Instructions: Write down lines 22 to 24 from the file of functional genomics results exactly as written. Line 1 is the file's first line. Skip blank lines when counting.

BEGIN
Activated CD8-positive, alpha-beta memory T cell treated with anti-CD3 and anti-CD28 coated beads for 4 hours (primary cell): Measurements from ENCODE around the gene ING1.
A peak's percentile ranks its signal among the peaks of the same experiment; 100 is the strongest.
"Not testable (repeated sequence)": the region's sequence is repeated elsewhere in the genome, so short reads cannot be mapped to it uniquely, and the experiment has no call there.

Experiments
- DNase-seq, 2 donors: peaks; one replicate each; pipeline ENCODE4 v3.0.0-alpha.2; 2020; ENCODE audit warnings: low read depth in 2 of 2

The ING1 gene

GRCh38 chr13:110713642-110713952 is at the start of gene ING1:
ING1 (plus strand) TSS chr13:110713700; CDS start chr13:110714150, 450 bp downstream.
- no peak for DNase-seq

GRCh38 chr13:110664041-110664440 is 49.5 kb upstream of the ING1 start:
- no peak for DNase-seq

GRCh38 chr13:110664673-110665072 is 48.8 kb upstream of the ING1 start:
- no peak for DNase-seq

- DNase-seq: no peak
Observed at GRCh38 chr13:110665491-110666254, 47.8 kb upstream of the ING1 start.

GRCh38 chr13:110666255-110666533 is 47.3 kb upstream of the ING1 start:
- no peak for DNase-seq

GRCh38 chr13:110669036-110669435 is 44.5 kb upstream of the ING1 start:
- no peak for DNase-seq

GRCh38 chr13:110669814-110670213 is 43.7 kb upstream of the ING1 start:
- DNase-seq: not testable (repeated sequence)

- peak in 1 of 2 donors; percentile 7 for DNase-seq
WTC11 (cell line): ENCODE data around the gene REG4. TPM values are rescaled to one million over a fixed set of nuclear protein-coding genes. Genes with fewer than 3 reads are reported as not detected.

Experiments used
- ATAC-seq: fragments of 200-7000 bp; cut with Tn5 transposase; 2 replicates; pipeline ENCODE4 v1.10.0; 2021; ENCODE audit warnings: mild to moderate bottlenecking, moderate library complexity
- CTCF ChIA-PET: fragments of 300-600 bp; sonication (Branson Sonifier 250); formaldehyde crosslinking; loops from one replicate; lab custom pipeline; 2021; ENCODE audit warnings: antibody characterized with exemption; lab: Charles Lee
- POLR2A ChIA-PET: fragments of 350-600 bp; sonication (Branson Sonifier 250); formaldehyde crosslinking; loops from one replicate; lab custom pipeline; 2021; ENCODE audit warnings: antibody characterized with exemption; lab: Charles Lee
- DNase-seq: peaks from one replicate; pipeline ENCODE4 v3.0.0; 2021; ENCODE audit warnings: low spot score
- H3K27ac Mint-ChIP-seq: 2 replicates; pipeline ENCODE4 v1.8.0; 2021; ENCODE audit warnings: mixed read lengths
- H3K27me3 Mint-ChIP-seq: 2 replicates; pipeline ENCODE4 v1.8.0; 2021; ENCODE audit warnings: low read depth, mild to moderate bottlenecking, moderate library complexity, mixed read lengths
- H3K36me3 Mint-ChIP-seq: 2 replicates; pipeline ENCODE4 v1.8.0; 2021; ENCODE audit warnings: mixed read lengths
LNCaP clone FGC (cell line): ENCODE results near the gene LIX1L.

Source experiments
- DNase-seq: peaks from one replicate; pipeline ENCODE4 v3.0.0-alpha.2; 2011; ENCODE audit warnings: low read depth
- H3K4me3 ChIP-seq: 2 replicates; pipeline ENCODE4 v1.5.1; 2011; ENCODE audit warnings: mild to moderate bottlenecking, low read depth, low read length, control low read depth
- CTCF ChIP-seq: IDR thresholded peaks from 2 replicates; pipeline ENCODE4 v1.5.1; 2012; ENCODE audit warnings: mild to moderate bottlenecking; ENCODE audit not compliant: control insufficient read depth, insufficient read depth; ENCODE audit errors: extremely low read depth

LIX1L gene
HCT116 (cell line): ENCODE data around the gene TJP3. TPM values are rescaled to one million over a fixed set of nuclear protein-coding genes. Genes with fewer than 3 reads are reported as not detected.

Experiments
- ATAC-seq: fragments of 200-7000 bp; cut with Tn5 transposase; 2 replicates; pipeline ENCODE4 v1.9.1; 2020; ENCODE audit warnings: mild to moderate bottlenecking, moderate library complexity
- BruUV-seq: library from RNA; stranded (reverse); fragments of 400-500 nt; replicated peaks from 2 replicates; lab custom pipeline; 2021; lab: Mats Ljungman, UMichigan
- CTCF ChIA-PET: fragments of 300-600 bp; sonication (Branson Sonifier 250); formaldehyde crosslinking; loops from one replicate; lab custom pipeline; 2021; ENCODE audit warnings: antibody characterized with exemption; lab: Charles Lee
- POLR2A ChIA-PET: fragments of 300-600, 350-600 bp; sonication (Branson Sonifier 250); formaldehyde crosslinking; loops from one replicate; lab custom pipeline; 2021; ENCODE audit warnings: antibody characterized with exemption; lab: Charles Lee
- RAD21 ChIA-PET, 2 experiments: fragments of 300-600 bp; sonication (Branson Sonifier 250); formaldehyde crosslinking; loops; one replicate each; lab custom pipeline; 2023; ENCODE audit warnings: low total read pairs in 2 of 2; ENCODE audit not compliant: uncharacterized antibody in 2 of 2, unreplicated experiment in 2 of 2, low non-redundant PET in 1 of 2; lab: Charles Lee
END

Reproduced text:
- peak in 1 of 2 donors; percentile 7 for DNase-seq
WTC11 (cell line): ENCODE data around the gene REG4. TPM values are rescaled to one million over a fixed set of nuclear protein-coding genes. Genes with fewer than 3 reads are reported as not detected.

Experiments used